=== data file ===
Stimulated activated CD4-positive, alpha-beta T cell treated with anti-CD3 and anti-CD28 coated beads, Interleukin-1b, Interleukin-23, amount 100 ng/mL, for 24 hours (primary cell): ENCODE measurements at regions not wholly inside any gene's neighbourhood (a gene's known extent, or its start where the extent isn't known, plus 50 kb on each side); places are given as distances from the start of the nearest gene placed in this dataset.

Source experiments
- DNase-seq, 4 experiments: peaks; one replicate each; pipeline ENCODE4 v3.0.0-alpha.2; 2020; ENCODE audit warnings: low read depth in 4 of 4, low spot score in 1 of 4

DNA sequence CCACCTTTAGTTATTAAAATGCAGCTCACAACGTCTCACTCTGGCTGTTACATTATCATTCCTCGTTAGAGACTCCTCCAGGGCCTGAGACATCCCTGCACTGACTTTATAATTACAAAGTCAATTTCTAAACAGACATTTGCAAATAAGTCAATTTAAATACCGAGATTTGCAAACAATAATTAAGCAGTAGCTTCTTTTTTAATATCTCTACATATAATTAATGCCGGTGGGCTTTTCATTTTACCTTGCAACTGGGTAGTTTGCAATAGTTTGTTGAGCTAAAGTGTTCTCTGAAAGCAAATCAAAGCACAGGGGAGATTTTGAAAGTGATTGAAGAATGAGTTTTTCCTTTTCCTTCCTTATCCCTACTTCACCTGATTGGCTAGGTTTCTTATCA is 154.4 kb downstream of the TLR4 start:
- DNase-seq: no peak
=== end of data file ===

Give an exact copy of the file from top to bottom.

Stimulated activated CD4-positive, alpha-beta T cell treated with anti-CD3 and anti-CD28 coated beads, Interleukin-1b, Interleukin-23, amount 100 ng/mL, for 24 hours (primary cell): ENCODE measurements at regions not wholly inside any gene's neighbourhood (a gene's known extent, or its start where the extent isn't known, plus 50 kb on each side); places are given as distances from the start of the nearest gene placed in this dataset.

Source experiments
- DNase-seq, 4 experiments: peaks; one replicate each; pipeline ENCODE4 v3.0.0-alpha.2; 2020; ENCODE audit warnings: low read depth in 4 of 4, low spot score in 1 of 4

DNA sequence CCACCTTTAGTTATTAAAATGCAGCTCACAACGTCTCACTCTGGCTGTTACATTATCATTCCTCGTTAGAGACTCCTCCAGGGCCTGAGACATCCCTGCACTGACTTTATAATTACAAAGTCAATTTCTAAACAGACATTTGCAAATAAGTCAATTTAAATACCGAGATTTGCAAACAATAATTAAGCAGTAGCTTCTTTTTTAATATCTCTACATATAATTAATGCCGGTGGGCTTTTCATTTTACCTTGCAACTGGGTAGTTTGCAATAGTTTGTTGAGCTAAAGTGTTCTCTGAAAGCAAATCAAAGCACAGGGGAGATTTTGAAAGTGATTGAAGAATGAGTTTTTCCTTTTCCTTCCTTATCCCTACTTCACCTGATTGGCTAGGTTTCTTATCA is 154.4 kb downstream of the TLR4 start:
- DNase-seq: no peak